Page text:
In an opinion piece published August 5, in the Charlottesville Daily Progress, U.S. Army veteran and peace activist Evan Knappenberger said, "it is obvious to me that the allure of drones is that of playing God: the promise of omniscience and the lust of being able to hurl thunderbolts at anything and everything."
Knappenberger emphasizes the trauma associated with attacks -- such as those carried out by drones -- and makes the connection to the 9/11 attacks. "Are U.S. drone attacks, most of which are carried out from offices in Nevada and Northern Virginia, not the very embodiment of the terror which was inflicted upon the New Yorkers in 2001?" he asks.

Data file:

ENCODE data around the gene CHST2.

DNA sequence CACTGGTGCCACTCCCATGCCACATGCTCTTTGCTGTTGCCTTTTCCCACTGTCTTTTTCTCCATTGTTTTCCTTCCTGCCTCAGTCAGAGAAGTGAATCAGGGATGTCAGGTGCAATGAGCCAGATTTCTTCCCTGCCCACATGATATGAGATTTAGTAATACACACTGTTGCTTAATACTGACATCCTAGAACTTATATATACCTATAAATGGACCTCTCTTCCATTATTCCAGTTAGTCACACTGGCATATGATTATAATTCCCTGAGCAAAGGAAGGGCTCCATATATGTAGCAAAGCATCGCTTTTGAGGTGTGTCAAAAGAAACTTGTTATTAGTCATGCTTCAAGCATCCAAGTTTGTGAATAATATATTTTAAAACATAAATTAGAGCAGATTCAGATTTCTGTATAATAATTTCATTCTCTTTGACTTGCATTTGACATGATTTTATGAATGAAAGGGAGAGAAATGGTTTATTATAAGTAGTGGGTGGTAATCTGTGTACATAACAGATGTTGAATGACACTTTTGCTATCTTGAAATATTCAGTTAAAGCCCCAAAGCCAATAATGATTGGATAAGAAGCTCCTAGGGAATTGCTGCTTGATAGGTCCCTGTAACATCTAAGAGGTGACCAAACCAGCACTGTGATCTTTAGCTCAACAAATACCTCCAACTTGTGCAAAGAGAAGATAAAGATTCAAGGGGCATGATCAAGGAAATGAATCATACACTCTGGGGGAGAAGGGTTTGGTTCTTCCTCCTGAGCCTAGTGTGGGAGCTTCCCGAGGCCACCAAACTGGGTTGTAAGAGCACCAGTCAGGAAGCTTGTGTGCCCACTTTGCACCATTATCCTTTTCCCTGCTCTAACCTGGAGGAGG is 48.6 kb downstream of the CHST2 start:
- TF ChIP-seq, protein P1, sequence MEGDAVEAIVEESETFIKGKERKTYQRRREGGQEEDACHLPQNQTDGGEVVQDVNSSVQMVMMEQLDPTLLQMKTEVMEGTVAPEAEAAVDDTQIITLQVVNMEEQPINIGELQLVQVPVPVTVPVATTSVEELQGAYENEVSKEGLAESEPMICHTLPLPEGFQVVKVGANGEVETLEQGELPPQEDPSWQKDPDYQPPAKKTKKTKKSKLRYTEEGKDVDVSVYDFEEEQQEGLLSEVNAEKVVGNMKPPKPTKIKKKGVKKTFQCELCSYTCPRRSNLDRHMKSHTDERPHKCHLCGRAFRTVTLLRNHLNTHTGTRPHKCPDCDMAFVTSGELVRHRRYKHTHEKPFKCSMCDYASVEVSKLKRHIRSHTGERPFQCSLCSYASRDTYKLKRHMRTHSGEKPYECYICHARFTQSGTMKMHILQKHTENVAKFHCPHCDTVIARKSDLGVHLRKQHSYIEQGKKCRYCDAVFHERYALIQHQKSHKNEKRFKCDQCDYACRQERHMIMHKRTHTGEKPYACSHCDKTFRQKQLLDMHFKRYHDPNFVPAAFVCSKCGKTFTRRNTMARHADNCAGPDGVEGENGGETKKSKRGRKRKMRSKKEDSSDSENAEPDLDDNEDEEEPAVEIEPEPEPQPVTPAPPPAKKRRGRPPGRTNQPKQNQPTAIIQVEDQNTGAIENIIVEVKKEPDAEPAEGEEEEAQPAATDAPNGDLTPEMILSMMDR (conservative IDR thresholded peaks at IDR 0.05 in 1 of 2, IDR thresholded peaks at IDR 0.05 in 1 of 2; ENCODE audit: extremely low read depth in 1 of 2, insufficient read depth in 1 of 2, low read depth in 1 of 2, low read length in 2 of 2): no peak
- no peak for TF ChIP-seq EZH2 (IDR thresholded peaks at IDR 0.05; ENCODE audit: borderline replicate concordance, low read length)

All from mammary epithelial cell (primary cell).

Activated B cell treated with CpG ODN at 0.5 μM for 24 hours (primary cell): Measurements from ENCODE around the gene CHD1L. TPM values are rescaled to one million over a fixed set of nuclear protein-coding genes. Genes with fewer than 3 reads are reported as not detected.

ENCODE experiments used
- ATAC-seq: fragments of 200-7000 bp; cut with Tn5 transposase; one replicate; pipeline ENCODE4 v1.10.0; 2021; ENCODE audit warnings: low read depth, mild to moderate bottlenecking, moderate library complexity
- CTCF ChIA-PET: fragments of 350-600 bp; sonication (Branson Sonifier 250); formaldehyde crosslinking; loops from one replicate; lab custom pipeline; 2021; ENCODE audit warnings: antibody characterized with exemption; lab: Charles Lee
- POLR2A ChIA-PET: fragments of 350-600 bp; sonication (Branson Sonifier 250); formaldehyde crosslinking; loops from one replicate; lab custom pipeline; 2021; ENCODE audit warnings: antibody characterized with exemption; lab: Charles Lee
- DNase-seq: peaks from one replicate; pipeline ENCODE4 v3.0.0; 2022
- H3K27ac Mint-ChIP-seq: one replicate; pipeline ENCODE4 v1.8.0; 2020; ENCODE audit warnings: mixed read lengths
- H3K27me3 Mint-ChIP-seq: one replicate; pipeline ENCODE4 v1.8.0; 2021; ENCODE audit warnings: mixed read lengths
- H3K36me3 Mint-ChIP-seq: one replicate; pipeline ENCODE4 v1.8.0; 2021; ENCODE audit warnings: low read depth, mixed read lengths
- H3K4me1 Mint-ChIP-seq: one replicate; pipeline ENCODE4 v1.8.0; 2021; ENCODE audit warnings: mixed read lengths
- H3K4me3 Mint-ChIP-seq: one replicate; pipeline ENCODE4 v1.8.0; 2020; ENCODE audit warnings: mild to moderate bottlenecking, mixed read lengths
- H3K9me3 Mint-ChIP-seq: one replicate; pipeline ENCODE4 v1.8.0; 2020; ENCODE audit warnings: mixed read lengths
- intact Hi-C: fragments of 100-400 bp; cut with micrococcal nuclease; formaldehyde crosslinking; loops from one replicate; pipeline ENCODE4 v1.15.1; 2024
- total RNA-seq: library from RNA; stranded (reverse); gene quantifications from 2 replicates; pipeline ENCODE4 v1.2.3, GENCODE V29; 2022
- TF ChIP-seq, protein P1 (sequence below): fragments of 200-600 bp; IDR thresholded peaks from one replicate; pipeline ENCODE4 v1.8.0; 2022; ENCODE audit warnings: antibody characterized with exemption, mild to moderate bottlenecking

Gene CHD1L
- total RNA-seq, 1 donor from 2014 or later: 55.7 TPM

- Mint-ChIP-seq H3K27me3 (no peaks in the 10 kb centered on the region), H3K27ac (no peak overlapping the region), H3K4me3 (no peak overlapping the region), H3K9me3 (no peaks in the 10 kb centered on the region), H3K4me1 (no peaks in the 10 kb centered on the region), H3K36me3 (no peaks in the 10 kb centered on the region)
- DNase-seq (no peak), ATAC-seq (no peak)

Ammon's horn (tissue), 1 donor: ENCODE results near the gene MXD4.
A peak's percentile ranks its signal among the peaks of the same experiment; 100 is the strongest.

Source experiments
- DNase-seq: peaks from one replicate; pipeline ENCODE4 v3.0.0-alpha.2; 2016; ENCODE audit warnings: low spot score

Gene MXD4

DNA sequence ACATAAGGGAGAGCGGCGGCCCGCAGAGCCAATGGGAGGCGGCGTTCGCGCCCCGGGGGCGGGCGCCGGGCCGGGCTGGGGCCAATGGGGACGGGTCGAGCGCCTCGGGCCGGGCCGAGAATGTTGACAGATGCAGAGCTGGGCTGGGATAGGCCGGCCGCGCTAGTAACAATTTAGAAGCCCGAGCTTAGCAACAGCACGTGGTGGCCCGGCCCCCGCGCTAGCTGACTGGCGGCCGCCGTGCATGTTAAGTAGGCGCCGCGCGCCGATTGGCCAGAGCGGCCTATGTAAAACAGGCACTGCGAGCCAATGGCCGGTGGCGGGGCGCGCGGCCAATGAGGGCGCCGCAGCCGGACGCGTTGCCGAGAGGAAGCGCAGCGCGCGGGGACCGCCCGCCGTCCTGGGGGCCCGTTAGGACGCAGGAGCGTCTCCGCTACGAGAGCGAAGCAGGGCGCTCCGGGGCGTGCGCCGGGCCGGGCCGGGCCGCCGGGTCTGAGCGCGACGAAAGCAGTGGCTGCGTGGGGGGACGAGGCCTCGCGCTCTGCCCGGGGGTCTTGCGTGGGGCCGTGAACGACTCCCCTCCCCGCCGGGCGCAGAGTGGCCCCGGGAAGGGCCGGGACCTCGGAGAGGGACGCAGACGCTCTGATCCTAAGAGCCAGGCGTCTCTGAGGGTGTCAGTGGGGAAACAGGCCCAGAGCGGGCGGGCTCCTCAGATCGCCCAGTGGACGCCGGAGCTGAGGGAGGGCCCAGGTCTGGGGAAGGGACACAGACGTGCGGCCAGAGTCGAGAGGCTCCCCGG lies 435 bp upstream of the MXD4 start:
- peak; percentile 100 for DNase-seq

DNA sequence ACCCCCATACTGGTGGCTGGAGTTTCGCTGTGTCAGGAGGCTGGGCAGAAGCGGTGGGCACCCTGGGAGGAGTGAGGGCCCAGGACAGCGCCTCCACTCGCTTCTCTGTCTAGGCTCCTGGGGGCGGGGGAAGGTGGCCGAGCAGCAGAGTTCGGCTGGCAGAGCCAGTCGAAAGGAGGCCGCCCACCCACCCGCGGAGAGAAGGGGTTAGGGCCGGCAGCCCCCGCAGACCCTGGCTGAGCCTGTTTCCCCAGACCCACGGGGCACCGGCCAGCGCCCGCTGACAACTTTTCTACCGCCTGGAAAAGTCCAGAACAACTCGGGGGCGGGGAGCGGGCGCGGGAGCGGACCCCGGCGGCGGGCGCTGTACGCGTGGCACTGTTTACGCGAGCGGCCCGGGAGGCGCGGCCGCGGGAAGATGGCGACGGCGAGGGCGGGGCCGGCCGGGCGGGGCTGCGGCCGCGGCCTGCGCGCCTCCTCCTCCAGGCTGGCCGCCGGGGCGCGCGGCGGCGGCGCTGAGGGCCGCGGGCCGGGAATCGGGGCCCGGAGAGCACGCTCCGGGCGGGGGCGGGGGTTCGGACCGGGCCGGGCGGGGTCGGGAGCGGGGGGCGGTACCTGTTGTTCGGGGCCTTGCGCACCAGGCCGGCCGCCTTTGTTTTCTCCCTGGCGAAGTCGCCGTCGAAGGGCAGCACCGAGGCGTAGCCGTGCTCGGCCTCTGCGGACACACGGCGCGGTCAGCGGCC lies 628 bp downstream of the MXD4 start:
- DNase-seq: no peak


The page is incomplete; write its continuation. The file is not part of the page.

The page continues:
Knappenberger is an Iraq war veteran and board member of the Charlottesville Center for Peace & Justice, as well as acting president of Veterans for Peace Chapter 962, Charlottesville. In his article, Knappenberger refers to the "RQ-7 Shadow unmanned aerial vehicle [drone] that haunted a year of my life in Taji, Iraq." (Read more about DoD basing plans for RQ-7 Shadow at Fort Pickett and Fort AP Hill in Virginia.)
For full article, see "The ethical problem that drone warfare poses" in The Daily Progress.